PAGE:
As the sun shines on our seafront in what looks like an eerily early first day of spring, The Go! Team feel like its perfect soundtrack. Their third album, ‘Rolling Blackouts’, is certainly a factor-30 funfest, but don’t be tempted to think of them as Brightonian in anything but postcode.
“People always latch onto it, they always write about us as a ‘Brighton sextet'”, says Team leader Ian Parton. “I knew they would, it’s that kind of seaside thing, but the reality is it doesn’t even sound British. I like the idea that it’s placeless; we can’t really claim to be an Anglophile band, there are so many international influences.”
Indeed, the album continues their safari through disparate musical dynasties, from Japan’s J-pop through Italian soundtracks, spaghetti westerns, New York no wave and, dare we say, the altogether more misty-eyed suggestion of sitting in front of the telly as a kid. Ninja, the band’s singer/chanter/rapper, has also considered this.
“It’s not a conscious thing, it just happens to be Ian’s musical influences. There’s a kind of carefree nature to the songs. I think there’s a lot of miserable indie around, people all swallowed up in themselves – we’re just going against that. It’s liberating, a liberation that links to childhood. I’m never going to grow up within the band; that element shows when you see us on stage and it comes through in the music.”
Ian goes further: “I hate the idea of us as retro or kitsch, it implies there’s nothing serious about what we do. There’s nothing ironic about it, it’s just a mix of the things I’ve always loved – like life flashing before your eyes. Things like the Monkees and the Jackson 5 cartoons are just as much an influence as the things we like now.”
‘Rolling Blackouts’, rather than prescribing to any notion of ‘difficult third album’, is more a bigger and bolder statement of what The Go! Team sound has always aspired to.
“It’s different in quite a few ways,” agrees Ian. “The production’s more ambitious without being wanky.”
It’s certainly a broader palate they’re playing with this time around – a live brass section, steel drums, autoharps, plus extensive and eclectic eBay acquisitions filling out the sound.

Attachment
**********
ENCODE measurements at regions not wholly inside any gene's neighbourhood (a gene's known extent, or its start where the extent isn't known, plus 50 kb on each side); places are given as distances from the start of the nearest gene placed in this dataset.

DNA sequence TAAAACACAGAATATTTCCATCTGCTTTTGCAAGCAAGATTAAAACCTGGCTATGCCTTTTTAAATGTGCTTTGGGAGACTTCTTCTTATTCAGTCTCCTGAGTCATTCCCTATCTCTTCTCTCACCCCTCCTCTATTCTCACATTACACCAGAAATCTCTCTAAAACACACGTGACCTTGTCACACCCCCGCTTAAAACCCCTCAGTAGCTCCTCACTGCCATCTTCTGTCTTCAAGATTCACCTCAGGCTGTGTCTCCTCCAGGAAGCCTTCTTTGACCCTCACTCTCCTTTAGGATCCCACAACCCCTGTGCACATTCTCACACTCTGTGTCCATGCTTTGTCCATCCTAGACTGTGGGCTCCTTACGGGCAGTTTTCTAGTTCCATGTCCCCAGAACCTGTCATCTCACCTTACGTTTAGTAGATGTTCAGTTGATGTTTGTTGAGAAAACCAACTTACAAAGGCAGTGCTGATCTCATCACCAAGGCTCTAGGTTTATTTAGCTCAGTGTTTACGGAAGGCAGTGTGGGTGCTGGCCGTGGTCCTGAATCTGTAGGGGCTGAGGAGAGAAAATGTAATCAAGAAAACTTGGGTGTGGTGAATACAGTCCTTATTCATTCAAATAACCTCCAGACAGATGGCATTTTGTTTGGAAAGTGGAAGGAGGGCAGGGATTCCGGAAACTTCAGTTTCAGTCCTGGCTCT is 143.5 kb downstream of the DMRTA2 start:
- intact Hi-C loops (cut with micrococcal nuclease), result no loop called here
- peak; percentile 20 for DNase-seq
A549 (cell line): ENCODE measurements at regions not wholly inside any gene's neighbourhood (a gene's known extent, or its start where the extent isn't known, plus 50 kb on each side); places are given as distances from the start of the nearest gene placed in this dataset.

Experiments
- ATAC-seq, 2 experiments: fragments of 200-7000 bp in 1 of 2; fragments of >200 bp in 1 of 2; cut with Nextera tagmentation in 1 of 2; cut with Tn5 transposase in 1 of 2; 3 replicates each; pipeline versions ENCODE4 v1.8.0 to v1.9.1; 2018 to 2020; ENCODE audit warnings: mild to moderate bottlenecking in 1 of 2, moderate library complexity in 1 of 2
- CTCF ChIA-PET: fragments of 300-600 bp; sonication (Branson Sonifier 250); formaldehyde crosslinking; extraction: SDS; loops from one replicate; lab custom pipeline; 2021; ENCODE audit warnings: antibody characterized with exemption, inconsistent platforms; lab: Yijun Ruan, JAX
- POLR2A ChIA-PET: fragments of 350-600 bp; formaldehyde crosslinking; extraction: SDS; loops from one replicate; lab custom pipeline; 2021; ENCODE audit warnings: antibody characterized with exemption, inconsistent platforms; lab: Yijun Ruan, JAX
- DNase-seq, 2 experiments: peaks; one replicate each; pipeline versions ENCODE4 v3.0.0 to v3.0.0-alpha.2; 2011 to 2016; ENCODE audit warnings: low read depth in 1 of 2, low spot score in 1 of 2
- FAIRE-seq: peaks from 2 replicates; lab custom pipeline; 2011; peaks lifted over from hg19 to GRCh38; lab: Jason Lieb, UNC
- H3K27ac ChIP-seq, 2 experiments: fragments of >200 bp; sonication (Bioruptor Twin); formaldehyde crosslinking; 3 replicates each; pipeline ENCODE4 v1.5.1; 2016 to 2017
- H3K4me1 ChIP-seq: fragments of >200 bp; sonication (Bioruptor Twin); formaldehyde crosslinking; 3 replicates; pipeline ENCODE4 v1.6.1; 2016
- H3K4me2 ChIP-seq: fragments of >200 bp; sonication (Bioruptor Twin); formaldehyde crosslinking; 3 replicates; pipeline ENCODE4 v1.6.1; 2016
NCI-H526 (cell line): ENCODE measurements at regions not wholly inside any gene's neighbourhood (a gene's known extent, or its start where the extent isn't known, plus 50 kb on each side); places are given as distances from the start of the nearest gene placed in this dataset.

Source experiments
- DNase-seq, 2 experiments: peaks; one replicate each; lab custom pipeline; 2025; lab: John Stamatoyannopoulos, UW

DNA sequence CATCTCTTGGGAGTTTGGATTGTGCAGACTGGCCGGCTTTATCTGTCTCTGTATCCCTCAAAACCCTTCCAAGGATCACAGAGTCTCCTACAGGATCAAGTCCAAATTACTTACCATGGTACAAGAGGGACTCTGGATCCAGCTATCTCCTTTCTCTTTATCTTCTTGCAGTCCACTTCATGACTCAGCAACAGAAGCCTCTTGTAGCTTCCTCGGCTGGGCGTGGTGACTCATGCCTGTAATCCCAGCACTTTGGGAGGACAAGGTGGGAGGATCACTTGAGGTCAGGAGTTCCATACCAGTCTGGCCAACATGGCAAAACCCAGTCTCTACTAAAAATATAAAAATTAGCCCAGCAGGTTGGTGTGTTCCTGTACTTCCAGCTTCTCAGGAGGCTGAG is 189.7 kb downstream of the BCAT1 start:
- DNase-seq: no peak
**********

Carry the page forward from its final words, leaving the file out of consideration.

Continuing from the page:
“People perceive us as a sample band but we’ve always had real instruments,” says Ian. “It’s a bit like directing – you’re trying to visualise how the songs should come out. I like to imagine I’m discovering them on an old VHS tape. ‘Yosemite Theme’ could be from some old promo video for visiting the park or something.”
But directing the musical course of the good ship Go! Team isn’t always straightforward, as Ian admits: “We tried a Brazilian choir on one track and it was just obvious it didn’t work. We don’t make things easy for ourselves…”
“It’s definitely a contrast from the last record,” offers Ninja. “It’s not slick, we don’t want to sound or look slick. It’s mainstream but rough around the edges.”
The band’s lo-fi sound manifesto is certainly put to the test on some of the most commercial songs they’ve ever presented. ‘Ready To Go Steady’ and ‘Buy Nothing Day’ shimmer with pop optimism – we wonder if there’s a deliberate steer away from a commercial sheen that would be all too easy to apply.
Ian reckons it’s definitely a balancing act: “The sound is less ‘bedroom’ than before – you can’t keep making the same record forever. I’ve always had an obsession with curvy, slinky melody and catchiness, but in a non-obvious way. My interpretation of pop is more Phil Spector and the Shangri Las than Lady Ga Ga, but I still love lo-fi and distortion. I even mastered the LP onto cassette – it’s suicide in a way but I love the sound of saturation and tape hiss. I’m always paranoid about it sounding too hi-fi.”
But despite this honourably obstinate act of sonic self-sabotage, the Team find themselves in heavy demand for music syncs that many more polished outfits have launched entire careers on the back of.
“We’ve had music in games and films – that’s cool, it’s quite nice. There’s no real money in it though, they just kind of consider it an advert for your songs. But I’m a bit funny about actual adverts, I’ve turned down things that could have potentially made lots of money.”
There’s a hint of a frown in Ian’s voice.
“We’ve had some horrible offers, like Gala Bingo – I just couldn’t bring myself to do it. But when people hear us on Come Dine With Me and Gardeners’ World, they don’t realise that no one actually asks us – if I could stop us being on Come Dine With Me, I would.”
In town for their show at the Concorde, it’s good to remember that their painstakingly crafted records are just one side of the Go! Team coin. Ninja believes the live experience is an essential part of the band.
“You definitely need the two, the band really comes to life on stage,” she says. “Everyone brings their own influences to what The Go! Team is. In the studio it’s mostly Ian really, but I think he’d feel pretty stupid jumping about on stage on his own. The whole band just goes wild, we really allow ourselves to loosen up. There’s lots of instrument crossovers between songs, everyone bumping into each other – it’s all part of the chaos that makes us fun to watch. You never know what’s going to happen – even I don’t know.”
Since the world first caught sight of the frenetic, Double-Dutching Go! Team on the Mercury Awards in 2005, many of their nominated contemporaries have fallen by the wayside. As Ninja points out, “Bloc Party and Hard-Fi? I don’t even know where they are now.”
Words by Nick Coquet
Photo by James Kendall, Matt Hodson, Matt Barker